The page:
Within two centuries after its adoption MAGNA CARTA was reconfirmed forty-four times. The reconfirmation of 1297 is significant because it was the first made after representatives of the commons were admitted to Parliament; because it embodied the inchoate principle that TAXATION WITHOUT REPRESENTATION is unlawful; and because it regarded Magna Carta as FUNDAMENTAL LAW. By one section the king agreed to exact certain taxes only "by the common assent of the realm.?" Another section declared that any act by the king's judges or ministers contrary to the great charter "shall be undone, and holden for nought." WILLIAM PENN ordered the charter and its reconfirmation of 1297 reprinted in the colonies for the first time in 1687. JOHN ADAMS, THOMAS JEFFERSON, and other lawyers of the era of the American Revolution were familiar with the principles of the statute of 1297, and in MARBURY V. MADISON (1803) the Supreme Court declared that any act contrary to the fundamental law of the written constitution is void.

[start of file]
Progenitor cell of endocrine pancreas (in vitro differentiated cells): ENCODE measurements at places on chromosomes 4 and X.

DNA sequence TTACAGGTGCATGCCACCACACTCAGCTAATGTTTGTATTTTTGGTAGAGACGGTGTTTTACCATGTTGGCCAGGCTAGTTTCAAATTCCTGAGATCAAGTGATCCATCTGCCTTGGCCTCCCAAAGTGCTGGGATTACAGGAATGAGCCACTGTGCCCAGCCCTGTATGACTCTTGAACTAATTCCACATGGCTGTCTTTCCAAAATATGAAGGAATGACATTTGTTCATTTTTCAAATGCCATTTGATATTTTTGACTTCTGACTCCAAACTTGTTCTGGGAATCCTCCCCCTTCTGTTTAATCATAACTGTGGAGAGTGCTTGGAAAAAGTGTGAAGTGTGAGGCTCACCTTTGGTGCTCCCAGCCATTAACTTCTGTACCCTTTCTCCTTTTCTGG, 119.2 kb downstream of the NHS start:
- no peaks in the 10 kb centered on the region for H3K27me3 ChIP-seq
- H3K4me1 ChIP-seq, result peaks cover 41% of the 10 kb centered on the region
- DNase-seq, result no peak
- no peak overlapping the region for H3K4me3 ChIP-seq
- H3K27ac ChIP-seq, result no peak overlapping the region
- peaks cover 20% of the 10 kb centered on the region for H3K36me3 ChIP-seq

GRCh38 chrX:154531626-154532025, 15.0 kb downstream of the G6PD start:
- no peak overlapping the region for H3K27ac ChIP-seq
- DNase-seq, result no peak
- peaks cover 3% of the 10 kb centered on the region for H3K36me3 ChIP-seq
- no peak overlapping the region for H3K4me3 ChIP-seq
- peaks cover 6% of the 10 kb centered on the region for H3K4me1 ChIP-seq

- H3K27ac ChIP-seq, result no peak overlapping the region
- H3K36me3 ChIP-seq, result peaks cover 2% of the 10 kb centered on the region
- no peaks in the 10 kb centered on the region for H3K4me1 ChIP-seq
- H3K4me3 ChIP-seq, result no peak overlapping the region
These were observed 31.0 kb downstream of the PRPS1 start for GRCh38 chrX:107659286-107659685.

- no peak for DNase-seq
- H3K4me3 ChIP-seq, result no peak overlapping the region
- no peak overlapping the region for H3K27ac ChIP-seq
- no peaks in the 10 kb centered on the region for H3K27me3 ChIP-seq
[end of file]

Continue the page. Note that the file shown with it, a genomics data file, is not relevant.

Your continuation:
LEONARD W. LEVY
PERRY, RICHARD L., ed....